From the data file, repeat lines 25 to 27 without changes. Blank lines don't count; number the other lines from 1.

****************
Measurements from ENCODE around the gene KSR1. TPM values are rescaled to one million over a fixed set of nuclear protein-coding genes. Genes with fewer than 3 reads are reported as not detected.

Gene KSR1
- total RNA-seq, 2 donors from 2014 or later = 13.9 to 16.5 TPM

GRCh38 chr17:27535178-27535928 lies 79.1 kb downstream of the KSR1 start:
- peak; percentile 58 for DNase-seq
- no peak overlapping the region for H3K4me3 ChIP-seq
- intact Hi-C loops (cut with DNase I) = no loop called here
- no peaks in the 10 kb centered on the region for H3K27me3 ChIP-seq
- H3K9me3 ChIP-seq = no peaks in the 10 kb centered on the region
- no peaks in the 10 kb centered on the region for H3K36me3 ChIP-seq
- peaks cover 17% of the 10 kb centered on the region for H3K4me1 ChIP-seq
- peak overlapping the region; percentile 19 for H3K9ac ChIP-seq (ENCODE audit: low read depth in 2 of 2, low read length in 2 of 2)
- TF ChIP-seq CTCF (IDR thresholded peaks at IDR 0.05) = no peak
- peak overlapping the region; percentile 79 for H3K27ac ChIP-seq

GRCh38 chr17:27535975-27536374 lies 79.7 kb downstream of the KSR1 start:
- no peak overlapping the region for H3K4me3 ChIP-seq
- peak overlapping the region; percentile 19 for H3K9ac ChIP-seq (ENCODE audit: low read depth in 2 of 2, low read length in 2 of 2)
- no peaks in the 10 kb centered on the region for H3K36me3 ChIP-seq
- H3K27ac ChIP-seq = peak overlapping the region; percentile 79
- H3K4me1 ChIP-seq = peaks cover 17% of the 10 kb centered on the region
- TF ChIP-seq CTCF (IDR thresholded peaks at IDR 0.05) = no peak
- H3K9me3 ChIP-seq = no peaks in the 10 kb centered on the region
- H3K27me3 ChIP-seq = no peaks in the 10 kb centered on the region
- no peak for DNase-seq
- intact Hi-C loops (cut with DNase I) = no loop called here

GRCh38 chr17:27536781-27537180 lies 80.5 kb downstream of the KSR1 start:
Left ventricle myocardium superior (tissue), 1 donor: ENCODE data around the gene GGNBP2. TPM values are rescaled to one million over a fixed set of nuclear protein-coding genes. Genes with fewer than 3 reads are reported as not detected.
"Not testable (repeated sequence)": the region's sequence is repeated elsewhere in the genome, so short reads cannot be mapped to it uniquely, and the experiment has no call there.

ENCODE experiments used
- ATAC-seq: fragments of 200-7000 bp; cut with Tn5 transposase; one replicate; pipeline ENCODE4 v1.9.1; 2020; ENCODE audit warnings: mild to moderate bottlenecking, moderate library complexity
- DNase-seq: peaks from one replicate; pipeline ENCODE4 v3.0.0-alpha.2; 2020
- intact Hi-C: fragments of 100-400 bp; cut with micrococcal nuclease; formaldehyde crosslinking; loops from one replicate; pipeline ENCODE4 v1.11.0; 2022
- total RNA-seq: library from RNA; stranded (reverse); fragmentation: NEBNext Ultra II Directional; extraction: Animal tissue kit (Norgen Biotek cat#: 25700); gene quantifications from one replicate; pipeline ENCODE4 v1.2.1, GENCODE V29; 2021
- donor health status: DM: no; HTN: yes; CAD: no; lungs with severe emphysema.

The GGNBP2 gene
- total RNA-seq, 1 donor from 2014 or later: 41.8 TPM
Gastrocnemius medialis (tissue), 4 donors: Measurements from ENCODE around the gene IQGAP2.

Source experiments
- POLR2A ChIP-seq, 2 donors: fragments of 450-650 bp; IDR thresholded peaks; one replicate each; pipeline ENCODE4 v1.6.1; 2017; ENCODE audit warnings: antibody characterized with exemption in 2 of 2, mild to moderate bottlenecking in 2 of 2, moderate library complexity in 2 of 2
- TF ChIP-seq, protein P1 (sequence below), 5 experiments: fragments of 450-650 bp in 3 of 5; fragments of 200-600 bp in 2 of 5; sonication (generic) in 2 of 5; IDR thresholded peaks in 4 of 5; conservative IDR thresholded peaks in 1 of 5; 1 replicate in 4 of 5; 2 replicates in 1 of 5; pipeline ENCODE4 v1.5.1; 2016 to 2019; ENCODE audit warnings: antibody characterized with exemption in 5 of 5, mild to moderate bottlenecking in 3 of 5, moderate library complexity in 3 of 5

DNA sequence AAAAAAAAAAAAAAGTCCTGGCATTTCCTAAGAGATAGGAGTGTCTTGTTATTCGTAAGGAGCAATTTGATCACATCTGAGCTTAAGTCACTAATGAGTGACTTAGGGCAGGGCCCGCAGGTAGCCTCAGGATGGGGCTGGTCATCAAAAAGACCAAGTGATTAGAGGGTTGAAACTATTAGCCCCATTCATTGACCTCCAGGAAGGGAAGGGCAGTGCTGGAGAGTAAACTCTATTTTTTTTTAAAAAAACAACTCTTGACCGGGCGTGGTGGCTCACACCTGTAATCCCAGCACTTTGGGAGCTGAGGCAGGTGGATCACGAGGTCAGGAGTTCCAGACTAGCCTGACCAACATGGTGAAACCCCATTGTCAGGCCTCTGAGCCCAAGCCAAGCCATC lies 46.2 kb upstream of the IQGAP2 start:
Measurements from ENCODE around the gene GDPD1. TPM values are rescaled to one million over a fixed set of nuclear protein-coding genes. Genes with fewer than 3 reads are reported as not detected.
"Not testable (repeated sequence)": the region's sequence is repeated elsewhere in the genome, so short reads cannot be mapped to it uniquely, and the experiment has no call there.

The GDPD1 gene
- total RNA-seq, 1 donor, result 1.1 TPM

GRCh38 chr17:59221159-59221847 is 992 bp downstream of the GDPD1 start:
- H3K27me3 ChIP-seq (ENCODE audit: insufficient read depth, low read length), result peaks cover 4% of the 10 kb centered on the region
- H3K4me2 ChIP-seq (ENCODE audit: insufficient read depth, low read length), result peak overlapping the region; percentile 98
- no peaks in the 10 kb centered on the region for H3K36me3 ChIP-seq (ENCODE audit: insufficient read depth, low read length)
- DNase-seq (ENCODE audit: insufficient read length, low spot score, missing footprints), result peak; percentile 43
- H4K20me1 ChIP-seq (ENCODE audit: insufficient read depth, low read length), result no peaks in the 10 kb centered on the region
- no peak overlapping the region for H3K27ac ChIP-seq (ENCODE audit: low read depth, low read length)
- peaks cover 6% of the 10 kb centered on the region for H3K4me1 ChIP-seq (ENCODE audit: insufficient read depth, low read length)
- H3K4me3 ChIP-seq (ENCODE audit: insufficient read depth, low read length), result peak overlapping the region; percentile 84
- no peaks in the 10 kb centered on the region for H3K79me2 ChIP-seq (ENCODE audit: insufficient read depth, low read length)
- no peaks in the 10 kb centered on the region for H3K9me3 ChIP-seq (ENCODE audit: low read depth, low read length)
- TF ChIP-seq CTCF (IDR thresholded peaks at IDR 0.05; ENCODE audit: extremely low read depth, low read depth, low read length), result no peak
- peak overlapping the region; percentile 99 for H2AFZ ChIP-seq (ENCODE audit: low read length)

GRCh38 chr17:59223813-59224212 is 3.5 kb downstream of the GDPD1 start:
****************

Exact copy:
- intact Hi-C loops (cut with DNase I) = no loop called here

GRCh38 chr17:27536781-27537180 lies 80.5 kb downstream of the KSR1 start:
Left ventricle myocardium superior (tissue), 1 donor: ENCODE data around the gene GGNBP2. TPM values are rescaled to one million over a fixed set of nuclear protein-coding genes. Genes with fewer than 3 reads are reported as not detected.